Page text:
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It's an easy and rewarding paddle to Saddlebag. East of Anacortes, an island park offers views, wildlife, weekend throngs.

It's an easy and rewarding paddle to Saddlebag The 2-mile crossing to Saddlebag Island east of Anacortes is attractive for a hatful of reasons. Not the least is that novice sea kayakers can easily manage it as a spur-of-the-moment day trip from the Puget Sound area.

This small but lovely island (one of a group clustered at the southeastern corner of the San Juan chain) is a state marine park with meadows decked in wildflowers, groves of towering conifers, and pocket beaches where it's easy to come ashore.

Saddlebag looks out to grand views of nearby Dot, Hat, and Huckleberry islands and east to Mount Baker and the North Cascades. The surrounding waters are famous for abundant Dungeness crab (if you bring a crab trap, you may take a limit of 6 male crab, each of which must measure at least 6 1/4 inches across at the widest part); the season is year-round. Harbor seals are commonly seen, as are numerous sea birds and bald eagles. The birds nest on Dot Island, which is designated as a wildlife refuge, and biologists ask that you keep at least 200 yards away in order not to disturb them.

The launch is only a 1 1/2-hour drive northwest of Seattle, and you can put in at high or low tide from numerous access points along March Point Road. Currents are minimal most of the way.

But don't expect solitude. This accessible island is thronged by boaters of all description on midsummer weekends, and sees plenty of midweek visitors as well. Not all use the island's free campsites, however, and Saddlebag can make a good first overnight for a paddle tour of several days through these islands. Winter gales felled some 50 trees here; for an update on cleared sites, call (800) 562-0990.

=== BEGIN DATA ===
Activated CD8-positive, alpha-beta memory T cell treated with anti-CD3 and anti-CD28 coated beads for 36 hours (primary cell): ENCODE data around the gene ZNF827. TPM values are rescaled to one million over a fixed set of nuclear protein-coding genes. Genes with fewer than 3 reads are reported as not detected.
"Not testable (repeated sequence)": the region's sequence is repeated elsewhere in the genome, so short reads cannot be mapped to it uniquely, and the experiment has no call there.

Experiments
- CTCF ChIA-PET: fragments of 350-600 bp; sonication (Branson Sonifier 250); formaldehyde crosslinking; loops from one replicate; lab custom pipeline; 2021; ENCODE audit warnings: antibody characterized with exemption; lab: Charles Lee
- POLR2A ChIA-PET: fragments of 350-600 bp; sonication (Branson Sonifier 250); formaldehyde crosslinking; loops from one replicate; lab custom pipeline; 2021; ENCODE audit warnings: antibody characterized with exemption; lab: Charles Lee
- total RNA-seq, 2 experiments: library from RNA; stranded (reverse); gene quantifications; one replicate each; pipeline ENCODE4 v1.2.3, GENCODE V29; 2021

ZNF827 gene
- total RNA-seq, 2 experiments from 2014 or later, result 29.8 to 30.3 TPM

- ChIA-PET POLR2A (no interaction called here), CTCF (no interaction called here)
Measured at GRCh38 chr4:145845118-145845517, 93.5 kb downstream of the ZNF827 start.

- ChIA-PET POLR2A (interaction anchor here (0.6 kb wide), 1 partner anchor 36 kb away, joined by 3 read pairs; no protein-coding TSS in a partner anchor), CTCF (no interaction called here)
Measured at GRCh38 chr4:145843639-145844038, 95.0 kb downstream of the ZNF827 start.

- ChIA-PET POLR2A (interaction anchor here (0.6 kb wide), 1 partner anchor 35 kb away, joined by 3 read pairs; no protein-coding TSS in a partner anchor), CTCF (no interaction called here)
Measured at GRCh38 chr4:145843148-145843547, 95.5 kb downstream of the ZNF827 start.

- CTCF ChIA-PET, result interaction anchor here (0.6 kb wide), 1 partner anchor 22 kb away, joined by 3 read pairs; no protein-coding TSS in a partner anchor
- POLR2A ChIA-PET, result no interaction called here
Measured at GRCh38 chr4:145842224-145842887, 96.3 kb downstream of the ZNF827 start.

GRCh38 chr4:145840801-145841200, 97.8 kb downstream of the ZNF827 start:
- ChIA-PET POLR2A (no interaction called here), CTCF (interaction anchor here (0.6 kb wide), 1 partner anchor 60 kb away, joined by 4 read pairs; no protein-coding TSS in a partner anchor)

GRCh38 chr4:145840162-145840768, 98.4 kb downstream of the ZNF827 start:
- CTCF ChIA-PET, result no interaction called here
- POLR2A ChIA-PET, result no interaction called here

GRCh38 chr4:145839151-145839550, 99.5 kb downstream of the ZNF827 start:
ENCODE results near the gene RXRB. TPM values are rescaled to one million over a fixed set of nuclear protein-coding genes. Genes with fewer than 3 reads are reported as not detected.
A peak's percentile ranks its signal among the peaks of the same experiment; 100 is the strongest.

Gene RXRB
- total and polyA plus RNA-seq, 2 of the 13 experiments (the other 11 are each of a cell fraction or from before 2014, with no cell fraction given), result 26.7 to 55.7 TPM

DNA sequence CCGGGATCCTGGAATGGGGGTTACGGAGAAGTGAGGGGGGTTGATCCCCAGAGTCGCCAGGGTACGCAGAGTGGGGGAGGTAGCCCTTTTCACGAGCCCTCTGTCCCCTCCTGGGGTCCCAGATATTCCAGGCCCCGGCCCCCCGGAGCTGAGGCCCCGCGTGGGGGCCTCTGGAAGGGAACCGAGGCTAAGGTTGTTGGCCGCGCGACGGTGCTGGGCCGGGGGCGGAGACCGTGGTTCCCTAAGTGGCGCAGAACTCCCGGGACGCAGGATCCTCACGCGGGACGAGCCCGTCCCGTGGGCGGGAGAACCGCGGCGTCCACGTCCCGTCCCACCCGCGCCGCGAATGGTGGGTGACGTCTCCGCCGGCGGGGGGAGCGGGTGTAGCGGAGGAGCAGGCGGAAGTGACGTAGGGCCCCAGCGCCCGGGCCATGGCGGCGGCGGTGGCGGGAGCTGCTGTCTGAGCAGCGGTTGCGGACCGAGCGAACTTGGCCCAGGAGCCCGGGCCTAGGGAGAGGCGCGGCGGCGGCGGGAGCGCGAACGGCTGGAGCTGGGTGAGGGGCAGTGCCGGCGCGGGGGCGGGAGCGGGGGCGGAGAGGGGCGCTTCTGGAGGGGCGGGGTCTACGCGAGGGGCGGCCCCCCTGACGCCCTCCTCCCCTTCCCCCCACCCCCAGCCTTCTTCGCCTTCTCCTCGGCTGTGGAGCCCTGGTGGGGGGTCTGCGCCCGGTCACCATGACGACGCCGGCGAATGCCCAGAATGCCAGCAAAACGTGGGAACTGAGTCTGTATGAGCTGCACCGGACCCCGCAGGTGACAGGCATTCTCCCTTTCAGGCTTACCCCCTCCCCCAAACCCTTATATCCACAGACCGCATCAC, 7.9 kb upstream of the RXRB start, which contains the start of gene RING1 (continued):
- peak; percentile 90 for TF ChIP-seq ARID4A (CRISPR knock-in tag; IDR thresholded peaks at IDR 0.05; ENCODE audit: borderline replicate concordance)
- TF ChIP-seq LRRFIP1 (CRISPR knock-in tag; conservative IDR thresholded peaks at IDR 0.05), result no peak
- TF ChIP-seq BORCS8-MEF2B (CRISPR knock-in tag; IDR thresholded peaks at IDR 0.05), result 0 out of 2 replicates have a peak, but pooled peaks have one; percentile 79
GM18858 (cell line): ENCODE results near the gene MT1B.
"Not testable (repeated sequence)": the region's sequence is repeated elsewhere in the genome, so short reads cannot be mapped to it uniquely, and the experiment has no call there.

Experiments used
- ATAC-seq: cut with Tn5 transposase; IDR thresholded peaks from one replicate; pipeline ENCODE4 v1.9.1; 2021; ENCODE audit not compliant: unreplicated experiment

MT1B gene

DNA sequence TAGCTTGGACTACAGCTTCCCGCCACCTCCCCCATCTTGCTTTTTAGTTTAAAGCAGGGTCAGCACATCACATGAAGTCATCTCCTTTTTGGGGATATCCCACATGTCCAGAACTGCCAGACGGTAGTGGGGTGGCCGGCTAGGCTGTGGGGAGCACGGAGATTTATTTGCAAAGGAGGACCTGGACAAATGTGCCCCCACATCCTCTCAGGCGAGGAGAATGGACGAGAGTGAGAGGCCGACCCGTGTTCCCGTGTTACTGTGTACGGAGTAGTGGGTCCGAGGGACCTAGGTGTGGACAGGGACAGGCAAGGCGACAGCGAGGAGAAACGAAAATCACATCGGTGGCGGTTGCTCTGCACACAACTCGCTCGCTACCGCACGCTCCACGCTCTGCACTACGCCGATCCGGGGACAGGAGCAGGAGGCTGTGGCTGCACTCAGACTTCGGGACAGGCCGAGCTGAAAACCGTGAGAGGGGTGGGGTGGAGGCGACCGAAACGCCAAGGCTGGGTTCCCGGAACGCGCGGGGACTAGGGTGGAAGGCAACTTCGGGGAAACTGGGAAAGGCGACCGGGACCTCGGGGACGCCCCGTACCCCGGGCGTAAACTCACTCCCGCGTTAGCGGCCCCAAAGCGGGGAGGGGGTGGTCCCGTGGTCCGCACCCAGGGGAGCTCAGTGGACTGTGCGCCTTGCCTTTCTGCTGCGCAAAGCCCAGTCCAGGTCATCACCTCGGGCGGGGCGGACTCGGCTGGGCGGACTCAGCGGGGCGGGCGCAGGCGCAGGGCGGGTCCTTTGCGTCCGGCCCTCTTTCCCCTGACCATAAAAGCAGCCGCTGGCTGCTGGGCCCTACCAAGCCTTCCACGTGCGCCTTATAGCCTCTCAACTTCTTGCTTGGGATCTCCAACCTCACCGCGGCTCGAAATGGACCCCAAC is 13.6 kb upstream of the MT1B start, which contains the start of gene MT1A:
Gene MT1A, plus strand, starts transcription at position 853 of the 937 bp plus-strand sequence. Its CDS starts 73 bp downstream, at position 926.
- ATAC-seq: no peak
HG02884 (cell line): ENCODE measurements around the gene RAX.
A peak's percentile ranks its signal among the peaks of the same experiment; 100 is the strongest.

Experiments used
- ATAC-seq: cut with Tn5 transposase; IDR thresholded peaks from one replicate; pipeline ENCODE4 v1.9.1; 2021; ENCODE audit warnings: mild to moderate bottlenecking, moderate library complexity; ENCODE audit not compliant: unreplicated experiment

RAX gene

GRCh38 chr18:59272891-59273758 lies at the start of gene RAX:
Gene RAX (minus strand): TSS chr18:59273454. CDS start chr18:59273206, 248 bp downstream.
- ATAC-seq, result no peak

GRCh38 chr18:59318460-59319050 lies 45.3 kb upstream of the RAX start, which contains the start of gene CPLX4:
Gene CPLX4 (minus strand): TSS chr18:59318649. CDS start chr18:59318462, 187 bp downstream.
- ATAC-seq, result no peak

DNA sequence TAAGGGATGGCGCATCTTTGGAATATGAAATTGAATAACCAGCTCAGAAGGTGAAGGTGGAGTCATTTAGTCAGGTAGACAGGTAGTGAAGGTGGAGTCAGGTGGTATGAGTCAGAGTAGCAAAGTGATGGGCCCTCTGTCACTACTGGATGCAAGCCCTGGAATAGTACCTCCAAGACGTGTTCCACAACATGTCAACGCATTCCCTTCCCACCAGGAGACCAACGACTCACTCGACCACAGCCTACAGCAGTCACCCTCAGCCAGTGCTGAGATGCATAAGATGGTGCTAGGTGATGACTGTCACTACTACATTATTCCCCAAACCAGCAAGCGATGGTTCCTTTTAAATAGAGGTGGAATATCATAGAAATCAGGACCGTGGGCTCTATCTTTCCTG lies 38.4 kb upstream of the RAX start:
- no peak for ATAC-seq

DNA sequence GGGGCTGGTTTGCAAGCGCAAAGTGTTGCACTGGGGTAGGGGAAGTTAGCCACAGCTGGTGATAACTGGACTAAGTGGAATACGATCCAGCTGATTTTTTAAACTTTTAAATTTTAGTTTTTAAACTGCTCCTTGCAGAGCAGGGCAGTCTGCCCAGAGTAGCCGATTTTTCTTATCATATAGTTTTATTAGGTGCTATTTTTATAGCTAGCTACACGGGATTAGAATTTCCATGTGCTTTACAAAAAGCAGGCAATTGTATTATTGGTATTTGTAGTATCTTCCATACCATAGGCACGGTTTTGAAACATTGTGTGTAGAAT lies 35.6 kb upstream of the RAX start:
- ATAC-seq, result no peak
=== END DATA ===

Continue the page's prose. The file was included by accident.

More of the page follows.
To get there, leave I-5 in Burlington 65 miles north of Seattle and drive west about 9 miles on State Highway 20. Just west of the Swinomish Channel Bridge, turn north onto South March Point Road. Drive north about a mile, then angle right to continue on March Point Road. In about 2 1/2 miles, you reach a boat ramp and roadside parking (there are additional access points farther along the road). At low tide, you'll have to carry your kayak out to meet the water.

Paddle north for 1 1/2 miles or so, working your way across on often-busy boating channel (watch for wakes) to Hat Island, where you may encounter small tiderips. Just north is Dot Island. Then comes Saddlebag, named for its shape--twin lobes connected by a narrow isthmus.

Be sure to carry water: there's none on the island.

For navigation help, use National Oceanic and Atmospheric Administration (NOAA) chart 18427, available at marinas and nautical supply stores.
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Title Annotation:Saddlebag Island
Date:Jun 1, 1991
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